Beanstalk International School, interview with Mr. Mike Weeks, deputy director


On the 7th of March, 2013, we have met with Mr. Mike Weeks, Deputy Director of Beanstalk International Bilingual School(BIBS) at the Middle/High School located No.38 Nanshiliju,  Chaoyang district.


What is education in the Beanstalk International Bilingual School about?

My thoughts on education is that any parents that are interested in education should  go  to the school , find out from the administration, from the teachers, what the school is all about, find the mission statement, I mean, if you come here you can see what  Beanstalk is about.

We offer a free full day to any parents that are willing to visit the school, so that if the parents wants to bring a child in,  they are placed in a classroom for a day and they can see whether the child likes it or not.

Our mission is : “ we are an international bilingual school ”  so we are bilingual, Chinese and English and we seek to empower our learners to become multicultural global citizens. We want the Children in BIBS to be able to respond efficiently and successfully in a global environment, and be able to access to responsibility. This is actually facilitated by Beijing environment as a capital city, with its embassies.

Can you give us a quick insight of the curriculum?

We have a set of desired learning outcomes which describe the qualities our students are working towards. We are currently a candidate school for the IB’s Primary Years Programme and our students follow “Units of Inquiry” planned and delivered by our teachers, who have to be trained by the IB.

In the Middle School, we use the Cambridge IGCSE curriculum, and out Senior School is a candidate school for the IB Diploma Programme.

Where is Beanstalk’s campus?

BIBS has many campuses, currently we have 3  Kindergarten campuses with different curriculum for 2 years old up to 4 years old children. Another is our primary campus for children in reception and goes up to grade 6, and there is a senior school that goes from grade 7 to grade 12. Last year was the first year we offered a grade 12, students graduated so we had our first graduates. The addresses for each campus is on our website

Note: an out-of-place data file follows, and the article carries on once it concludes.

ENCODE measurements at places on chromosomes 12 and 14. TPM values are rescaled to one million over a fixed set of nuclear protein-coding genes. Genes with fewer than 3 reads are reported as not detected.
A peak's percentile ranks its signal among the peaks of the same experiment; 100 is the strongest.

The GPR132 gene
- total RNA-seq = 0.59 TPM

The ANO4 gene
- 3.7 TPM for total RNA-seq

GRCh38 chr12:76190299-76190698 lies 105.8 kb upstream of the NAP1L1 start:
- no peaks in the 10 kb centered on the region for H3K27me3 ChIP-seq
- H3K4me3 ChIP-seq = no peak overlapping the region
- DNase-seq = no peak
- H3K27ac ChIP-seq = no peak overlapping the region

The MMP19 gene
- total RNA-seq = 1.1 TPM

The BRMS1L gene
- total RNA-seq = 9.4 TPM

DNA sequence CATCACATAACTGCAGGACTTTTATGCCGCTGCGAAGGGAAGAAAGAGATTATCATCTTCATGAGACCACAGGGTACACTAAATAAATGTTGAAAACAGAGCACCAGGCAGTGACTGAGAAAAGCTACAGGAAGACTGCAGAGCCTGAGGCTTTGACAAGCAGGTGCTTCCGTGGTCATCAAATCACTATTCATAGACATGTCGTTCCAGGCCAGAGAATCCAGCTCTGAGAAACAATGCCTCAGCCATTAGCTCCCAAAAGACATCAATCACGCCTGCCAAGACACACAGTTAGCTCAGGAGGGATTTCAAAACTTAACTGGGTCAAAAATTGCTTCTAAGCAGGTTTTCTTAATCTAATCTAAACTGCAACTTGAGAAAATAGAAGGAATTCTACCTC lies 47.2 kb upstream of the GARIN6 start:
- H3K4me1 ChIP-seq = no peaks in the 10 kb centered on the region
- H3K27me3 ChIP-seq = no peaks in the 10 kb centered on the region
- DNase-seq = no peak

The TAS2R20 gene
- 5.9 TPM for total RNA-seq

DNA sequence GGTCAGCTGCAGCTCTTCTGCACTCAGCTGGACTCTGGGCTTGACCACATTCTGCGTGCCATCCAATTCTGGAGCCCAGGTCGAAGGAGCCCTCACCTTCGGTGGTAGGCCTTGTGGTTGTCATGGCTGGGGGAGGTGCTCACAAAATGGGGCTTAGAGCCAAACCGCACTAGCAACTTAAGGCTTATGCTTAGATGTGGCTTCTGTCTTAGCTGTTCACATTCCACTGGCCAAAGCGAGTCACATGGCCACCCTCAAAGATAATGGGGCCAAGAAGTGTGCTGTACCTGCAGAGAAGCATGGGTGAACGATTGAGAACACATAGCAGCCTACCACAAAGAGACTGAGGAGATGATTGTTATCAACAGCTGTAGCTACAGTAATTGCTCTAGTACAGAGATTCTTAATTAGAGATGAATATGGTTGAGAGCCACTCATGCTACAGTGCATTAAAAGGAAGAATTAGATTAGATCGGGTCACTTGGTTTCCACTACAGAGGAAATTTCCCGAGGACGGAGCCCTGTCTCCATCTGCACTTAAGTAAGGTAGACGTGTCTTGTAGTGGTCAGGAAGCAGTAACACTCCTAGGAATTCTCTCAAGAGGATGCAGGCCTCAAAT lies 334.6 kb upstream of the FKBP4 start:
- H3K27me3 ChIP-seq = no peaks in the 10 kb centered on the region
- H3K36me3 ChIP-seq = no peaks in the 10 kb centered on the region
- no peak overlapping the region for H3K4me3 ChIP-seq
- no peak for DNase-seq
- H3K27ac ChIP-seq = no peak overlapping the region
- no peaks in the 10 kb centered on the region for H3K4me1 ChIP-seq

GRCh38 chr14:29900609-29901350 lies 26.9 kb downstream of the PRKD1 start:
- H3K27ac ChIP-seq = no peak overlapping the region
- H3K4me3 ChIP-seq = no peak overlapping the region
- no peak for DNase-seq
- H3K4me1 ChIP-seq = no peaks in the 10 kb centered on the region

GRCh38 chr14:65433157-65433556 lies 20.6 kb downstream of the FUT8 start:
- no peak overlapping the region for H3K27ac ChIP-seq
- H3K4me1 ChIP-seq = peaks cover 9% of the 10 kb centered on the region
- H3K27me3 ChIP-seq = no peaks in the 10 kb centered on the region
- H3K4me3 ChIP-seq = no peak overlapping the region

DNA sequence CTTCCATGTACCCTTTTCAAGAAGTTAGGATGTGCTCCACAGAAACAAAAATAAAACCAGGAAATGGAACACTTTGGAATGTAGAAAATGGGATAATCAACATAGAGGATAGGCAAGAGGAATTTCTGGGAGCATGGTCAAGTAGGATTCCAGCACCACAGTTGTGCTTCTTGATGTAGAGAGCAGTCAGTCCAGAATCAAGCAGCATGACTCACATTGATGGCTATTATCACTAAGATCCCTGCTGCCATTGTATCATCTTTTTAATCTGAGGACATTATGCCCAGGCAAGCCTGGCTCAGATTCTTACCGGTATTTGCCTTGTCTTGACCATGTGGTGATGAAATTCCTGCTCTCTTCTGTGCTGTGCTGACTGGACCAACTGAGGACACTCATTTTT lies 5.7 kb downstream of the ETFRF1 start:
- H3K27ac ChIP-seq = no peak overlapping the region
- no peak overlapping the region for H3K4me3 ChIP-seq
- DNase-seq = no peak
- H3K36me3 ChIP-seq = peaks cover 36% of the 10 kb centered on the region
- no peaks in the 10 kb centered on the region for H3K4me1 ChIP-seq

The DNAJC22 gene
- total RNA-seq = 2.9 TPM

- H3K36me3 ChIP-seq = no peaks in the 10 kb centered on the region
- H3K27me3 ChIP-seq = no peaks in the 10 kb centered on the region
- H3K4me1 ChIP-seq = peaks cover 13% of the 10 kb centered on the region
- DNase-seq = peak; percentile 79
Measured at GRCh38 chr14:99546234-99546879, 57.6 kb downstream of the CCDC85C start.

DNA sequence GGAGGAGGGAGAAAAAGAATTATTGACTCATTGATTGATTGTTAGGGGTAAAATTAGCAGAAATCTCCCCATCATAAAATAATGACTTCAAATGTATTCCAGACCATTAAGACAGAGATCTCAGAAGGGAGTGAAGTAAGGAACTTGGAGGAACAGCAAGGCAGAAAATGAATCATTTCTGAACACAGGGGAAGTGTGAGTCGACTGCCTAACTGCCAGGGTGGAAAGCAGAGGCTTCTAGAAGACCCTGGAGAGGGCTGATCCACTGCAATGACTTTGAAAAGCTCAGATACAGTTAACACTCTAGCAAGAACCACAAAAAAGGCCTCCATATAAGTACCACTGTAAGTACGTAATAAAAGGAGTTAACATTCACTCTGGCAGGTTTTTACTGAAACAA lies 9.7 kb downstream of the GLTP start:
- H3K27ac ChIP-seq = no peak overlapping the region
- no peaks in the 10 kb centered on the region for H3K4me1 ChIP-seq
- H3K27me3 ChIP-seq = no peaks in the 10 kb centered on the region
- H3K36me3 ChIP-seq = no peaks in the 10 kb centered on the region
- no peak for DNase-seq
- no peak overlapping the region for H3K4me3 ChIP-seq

What are the choices of the graduates regarding College and University?

One is an artist so he went to an art school in the United States; another went to a Chinese university in Shanghai. This year, we have one student graduating, she can chose among different universities in America but she is Chinese, she is from Hong Kong, so she has the opportunity to go to the university there and she hasn’t made her decision yet. The student who is graduating this year started in Kindergarten in Beanstalk and she has done very well.

Beanstalk is an international bilingual school, what does it practically means?

We offer about 30% of our teaching in Chinese and 70% is in English. The Chinese side is governed by exams set by the Chinese academic district we are in. Our Chinese syllabus is that of the national Chinese curriculum used in the Chinese government school. In addition to regular Math lessons in English, we also teach Math in Chinese to our students at our Primary school.

Regarding their Chinese language skills, the students are pre-tested, put in A level if their Chinese level is a great level. The B level is pretty close but they need more support and C level is for the beginners.

Then when they start at reception, most of them are beginners, as they move up we find that most of the Chinese students stay in the A level, some of them in the B. When it comes to grades 2 and 3 we begin to get western students that move in level B,  and by grades 4, 5 and 6 we get some that are in level A.

It means that the children in Beanstalk are actually bilingual?

Yes, for example we have a western girl student, she has been attending our school since reception and now she is totally bilingual, it doesn’t matter if she speaks Chinese or English.